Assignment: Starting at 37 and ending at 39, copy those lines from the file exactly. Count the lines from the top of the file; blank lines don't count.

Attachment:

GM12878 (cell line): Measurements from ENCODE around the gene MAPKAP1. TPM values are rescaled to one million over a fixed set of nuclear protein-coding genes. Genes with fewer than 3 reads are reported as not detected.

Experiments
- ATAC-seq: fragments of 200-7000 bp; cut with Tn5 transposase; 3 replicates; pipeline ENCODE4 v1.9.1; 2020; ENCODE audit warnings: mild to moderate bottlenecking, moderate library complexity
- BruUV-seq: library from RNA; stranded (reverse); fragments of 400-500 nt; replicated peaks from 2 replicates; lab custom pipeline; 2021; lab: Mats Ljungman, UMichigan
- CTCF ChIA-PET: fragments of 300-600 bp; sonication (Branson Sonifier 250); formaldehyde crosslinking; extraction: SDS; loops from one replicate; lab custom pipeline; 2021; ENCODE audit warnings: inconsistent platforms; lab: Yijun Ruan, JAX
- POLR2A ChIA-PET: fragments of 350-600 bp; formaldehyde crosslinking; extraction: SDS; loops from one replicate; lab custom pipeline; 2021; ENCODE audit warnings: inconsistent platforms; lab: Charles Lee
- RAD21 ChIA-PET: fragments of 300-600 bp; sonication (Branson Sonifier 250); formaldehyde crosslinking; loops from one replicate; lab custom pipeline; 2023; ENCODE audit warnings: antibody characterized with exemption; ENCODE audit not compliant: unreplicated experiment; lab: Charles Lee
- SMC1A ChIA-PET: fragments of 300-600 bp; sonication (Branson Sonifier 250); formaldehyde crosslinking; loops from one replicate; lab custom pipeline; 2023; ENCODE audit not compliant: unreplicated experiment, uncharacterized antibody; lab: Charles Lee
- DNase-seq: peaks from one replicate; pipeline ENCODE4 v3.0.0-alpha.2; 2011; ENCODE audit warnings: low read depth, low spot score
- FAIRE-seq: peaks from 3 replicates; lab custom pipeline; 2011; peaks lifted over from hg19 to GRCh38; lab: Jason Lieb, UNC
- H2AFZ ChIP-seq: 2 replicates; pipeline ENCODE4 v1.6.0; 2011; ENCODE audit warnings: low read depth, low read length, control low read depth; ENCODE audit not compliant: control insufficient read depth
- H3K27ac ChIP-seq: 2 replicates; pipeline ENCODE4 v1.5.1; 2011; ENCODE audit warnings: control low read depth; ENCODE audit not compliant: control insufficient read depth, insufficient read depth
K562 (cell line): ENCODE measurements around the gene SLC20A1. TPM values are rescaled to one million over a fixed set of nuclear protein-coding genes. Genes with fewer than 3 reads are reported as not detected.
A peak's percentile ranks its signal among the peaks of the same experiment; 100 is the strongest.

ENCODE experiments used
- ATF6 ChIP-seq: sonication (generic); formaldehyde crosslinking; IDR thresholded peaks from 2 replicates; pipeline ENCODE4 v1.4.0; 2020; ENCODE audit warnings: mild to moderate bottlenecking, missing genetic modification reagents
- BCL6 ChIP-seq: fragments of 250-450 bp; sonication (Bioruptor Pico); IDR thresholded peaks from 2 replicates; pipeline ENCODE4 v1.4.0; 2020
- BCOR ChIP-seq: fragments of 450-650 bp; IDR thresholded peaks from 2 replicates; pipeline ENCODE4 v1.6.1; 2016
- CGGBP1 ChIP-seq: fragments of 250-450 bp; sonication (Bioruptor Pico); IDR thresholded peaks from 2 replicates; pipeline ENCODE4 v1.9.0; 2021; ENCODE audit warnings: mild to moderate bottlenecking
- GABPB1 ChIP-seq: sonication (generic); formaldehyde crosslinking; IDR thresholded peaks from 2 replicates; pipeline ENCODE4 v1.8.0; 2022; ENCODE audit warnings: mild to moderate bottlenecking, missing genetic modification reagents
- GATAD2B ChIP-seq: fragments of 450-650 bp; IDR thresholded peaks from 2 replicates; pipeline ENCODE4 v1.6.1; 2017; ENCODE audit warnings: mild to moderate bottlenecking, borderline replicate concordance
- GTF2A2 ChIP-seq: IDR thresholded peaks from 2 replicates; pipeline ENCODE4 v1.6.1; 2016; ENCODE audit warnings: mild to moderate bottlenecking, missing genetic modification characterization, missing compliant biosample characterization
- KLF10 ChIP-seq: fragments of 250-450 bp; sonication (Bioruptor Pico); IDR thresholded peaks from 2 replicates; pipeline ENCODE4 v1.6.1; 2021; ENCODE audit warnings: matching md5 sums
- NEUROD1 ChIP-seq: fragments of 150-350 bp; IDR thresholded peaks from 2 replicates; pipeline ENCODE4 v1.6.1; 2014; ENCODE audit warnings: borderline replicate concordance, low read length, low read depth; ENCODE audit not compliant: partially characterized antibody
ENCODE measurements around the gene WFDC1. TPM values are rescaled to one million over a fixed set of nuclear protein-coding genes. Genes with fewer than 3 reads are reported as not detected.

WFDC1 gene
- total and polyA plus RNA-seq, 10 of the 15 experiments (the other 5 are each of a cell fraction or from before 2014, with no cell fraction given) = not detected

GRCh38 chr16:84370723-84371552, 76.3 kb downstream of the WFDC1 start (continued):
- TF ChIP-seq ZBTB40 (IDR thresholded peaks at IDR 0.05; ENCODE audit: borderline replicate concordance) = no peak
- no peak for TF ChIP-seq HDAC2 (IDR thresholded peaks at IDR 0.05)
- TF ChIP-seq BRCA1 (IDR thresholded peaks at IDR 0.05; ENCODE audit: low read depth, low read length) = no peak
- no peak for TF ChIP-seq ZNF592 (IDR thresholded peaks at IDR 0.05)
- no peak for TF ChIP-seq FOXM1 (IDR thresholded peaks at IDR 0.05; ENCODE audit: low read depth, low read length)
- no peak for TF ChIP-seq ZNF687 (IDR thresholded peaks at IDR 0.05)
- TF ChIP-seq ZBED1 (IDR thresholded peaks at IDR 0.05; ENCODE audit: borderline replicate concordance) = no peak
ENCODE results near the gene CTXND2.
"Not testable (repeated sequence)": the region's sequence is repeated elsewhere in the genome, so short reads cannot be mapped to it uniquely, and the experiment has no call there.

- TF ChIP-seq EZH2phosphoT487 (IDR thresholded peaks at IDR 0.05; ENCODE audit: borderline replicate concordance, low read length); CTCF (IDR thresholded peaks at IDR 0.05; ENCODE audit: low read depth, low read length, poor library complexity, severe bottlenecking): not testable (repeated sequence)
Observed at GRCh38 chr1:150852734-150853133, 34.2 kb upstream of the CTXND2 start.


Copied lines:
"Not testable (repeated sequence)": the region's sequence is repeated elsewhere in the genome, so short reads cannot be mapped to it uniquely, and the experiment has no call there.

- TF ChIP-seq EZH2phosphoT487 (IDR thresholded peaks at IDR 0.05; ENCODE audit: borderline replicate concordance, low read length); CTCF (IDR thresholded peaks at IDR 0.05; ENCODE audit: low read depth, low read length, poor library complexity, severe bottlenecking): not testable (repeated sequence)
Observed at GRCh38 chr1:150852734-150853133, 34.2 kb upstream of the CTXND2 start.